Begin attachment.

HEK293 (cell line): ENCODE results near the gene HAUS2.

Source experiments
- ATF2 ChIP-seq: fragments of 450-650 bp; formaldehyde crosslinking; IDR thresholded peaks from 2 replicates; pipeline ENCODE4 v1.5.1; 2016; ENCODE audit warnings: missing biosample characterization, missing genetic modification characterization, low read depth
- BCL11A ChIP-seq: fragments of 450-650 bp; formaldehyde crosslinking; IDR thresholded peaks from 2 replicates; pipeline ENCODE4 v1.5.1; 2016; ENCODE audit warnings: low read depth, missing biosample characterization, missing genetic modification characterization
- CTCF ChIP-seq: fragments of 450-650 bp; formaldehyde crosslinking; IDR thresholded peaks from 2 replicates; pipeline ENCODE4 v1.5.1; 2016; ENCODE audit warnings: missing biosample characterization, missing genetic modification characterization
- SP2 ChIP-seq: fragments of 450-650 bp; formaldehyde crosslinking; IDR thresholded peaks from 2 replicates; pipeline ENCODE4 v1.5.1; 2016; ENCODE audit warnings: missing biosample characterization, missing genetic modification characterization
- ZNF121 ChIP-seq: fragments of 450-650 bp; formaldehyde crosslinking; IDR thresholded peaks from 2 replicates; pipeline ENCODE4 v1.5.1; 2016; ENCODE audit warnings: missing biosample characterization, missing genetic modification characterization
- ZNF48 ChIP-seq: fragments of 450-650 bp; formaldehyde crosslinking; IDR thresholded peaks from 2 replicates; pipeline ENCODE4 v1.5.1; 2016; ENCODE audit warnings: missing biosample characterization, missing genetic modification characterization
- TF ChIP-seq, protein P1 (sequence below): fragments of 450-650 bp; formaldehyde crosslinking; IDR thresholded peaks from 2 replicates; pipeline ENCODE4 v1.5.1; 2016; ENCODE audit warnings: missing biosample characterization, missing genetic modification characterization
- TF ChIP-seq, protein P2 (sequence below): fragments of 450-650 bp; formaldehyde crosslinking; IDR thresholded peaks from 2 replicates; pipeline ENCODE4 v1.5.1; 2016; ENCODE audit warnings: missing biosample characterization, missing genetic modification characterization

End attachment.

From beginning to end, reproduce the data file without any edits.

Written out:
HEK293 (cell line): ENCODE results near the gene HAUS2.

Source experiments
- ATF2 ChIP-seq: fragments of 450-650 bp; formaldehyde crosslinking; IDR thresholded peaks from 2 replicates; pipeline ENCODE4 v1.5.1; 2016; ENCODE audit warnings: missing biosample characterization, missing genetic modification characterization, low read depth
- BCL11A ChIP-seq: fragments of 450-650 bp; formaldehyde crosslinking; IDR thresholded peaks from 2 replicates; pipeline ENCODE4 v1.5.1; 2016; ENCODE audit warnings: low read depth, missing biosample characterization, missing genetic modification characterization
- CTCF ChIP-seq: fragments of 450-650 bp; formaldehyde crosslinking; IDR thresholded peaks from 2 replicates; pipeline ENCODE4 v1.5.1; 2016; ENCODE audit warnings: missing biosample characterization, missing genetic modification characterization
- SP2 ChIP-seq: fragments of 450-650 bp; formaldehyde crosslinking; IDR thresholded peaks from 2 replicates; pipeline ENCODE4 v1.5.1; 2016; ENCODE audit warnings: missing biosample characterization, missing genetic modification characterization
- ZNF121 ChIP-seq: fragments of 450-650 bp; formaldehyde crosslinking; IDR thresholded peaks from 2 replicates; pipeline ENCODE4 v1.5.1; 2016; ENCODE audit warnings: missing biosample characterization, missing genetic modification characterization
- ZNF48 ChIP-seq: fragments of 450-650 bp; formaldehyde crosslinking; IDR thresholded peaks from 2 replicates; pipeline ENCODE4 v1.5.1; 2016; ENCODE audit warnings: missing biosample characterization, missing genetic modification characterization
- TF ChIP-seq, protein P1 (sequence below): fragments of 450-650 bp; formaldehyde crosslinking; IDR thresholded peaks from 2 replicates; pipeline ENCODE4 v1.5.1; 2016; ENCODE audit warnings: missing biosample characterization, missing genetic modification characterization
- TF ChIP-seq, protein P2 (sequence below): fragments of 450-650 bp; formaldehyde crosslinking; IDR thresholded peaks from 2 replicates; pipeline ENCODE4 v1.5.1; 2016; ENCODE audit warnings: missing biosample characterization, missing genetic modification characterization